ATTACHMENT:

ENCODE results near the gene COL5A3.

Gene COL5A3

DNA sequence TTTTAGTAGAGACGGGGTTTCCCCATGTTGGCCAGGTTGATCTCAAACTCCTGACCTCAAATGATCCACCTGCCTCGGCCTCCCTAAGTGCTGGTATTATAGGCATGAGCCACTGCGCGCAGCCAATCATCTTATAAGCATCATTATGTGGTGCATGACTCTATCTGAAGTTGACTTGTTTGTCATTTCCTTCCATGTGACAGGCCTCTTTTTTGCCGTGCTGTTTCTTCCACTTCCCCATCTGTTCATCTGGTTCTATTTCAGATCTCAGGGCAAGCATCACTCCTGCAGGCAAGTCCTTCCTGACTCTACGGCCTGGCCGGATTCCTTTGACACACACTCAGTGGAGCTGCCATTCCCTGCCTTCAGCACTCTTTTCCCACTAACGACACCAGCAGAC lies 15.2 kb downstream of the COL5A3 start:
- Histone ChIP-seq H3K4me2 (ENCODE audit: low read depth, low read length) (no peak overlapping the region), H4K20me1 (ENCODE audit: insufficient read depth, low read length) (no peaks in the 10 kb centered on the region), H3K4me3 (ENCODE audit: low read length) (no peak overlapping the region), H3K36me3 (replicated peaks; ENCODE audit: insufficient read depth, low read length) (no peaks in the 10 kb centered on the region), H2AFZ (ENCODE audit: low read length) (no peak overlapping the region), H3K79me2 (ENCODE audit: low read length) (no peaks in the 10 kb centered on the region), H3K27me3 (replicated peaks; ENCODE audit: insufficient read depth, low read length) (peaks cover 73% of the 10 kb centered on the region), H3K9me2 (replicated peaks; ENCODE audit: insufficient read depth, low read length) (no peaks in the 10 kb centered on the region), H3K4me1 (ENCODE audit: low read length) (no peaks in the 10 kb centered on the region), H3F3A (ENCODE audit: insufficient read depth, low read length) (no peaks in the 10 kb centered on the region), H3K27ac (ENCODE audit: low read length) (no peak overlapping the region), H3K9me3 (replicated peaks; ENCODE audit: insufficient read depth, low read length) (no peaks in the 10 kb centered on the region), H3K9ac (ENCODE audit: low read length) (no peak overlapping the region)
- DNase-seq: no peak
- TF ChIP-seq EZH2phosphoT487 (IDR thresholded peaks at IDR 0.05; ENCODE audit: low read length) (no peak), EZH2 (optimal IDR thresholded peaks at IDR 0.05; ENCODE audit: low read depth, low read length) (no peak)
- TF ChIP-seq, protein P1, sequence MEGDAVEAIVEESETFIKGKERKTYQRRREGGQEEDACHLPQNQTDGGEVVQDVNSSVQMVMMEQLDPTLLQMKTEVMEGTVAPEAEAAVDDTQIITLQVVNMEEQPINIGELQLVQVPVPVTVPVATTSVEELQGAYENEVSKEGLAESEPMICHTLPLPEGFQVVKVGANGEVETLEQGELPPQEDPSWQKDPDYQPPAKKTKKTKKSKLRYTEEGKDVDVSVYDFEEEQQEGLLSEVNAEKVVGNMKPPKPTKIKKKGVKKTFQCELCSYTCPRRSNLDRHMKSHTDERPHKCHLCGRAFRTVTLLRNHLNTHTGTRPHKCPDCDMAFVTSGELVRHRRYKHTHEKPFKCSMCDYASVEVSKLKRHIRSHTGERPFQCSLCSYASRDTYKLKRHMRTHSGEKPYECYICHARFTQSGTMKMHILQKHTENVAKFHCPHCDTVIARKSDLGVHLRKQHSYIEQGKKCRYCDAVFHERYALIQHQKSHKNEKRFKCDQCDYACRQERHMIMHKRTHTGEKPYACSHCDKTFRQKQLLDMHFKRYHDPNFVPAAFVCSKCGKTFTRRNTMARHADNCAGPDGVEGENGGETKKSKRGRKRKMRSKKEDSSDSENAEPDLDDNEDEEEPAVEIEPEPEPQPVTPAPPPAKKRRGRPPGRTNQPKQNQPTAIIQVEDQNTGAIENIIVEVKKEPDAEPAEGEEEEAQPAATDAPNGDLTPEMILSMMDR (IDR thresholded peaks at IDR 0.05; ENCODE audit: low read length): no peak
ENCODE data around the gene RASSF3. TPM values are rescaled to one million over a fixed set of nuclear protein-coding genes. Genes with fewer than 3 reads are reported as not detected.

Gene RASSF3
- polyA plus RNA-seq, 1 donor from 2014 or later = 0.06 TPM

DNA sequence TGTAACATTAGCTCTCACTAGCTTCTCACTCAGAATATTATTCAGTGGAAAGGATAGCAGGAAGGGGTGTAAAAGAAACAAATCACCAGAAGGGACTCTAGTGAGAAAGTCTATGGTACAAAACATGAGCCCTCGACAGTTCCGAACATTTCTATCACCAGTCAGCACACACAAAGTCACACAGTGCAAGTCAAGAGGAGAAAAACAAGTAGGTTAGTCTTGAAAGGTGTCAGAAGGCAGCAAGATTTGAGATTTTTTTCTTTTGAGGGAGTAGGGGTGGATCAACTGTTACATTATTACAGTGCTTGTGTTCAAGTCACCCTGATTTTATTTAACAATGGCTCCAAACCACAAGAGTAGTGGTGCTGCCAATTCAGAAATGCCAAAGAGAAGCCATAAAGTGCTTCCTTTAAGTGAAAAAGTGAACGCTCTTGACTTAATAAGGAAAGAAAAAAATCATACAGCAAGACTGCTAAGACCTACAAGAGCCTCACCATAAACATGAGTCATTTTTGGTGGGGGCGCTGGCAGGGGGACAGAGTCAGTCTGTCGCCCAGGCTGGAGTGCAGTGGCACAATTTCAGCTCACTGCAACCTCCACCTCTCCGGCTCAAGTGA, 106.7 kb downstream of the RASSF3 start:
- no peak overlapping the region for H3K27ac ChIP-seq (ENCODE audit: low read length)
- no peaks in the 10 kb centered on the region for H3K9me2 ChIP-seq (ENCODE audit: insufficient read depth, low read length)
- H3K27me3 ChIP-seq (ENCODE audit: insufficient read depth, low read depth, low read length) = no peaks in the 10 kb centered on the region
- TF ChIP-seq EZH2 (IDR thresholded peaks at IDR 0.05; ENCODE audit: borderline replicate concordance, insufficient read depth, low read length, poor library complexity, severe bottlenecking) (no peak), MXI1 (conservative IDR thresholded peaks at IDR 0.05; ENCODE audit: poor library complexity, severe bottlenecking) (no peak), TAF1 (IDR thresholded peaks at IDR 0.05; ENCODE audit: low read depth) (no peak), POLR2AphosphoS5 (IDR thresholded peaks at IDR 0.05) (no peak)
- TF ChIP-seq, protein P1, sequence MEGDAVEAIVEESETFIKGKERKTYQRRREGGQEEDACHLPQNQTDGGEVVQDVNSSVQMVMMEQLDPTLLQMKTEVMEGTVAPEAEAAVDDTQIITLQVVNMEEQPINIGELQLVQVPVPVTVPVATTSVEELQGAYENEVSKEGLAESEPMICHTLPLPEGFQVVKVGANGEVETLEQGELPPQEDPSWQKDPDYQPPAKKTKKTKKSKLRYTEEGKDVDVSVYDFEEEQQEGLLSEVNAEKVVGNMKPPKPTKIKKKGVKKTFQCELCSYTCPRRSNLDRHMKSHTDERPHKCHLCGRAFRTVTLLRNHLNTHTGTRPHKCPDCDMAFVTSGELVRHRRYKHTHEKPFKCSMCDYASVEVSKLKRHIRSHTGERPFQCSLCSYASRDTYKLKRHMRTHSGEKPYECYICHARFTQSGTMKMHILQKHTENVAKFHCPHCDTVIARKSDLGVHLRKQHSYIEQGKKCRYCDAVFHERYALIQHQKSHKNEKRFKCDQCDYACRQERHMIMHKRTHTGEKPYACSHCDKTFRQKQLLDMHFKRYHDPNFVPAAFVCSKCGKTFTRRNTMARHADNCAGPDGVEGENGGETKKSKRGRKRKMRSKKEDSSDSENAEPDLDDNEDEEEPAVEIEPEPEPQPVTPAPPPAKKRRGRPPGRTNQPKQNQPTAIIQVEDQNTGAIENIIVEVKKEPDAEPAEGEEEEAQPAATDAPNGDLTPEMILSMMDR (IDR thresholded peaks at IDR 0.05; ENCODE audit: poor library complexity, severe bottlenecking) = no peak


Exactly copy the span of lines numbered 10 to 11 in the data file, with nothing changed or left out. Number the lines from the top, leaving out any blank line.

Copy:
- polyA plus RNA-seq, 1 donor from 2014 or later = 0.06 TPM

DNA sequence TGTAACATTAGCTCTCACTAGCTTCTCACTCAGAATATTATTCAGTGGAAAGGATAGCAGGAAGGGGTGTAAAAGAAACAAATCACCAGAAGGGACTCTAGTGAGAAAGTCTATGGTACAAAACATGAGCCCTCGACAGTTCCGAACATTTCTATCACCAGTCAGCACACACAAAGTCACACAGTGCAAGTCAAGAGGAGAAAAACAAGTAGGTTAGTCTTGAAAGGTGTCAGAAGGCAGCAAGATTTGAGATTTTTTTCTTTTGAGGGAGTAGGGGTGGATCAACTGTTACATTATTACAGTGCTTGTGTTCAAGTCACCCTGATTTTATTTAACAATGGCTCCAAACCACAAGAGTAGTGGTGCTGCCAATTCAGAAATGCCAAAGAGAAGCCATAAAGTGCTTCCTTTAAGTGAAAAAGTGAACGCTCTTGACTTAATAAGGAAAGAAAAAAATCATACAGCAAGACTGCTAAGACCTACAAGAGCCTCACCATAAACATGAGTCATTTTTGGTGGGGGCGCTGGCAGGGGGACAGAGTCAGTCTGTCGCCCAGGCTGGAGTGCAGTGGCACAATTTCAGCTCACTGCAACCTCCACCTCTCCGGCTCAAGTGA, 106.7 kb downstream of the RASSF3 start: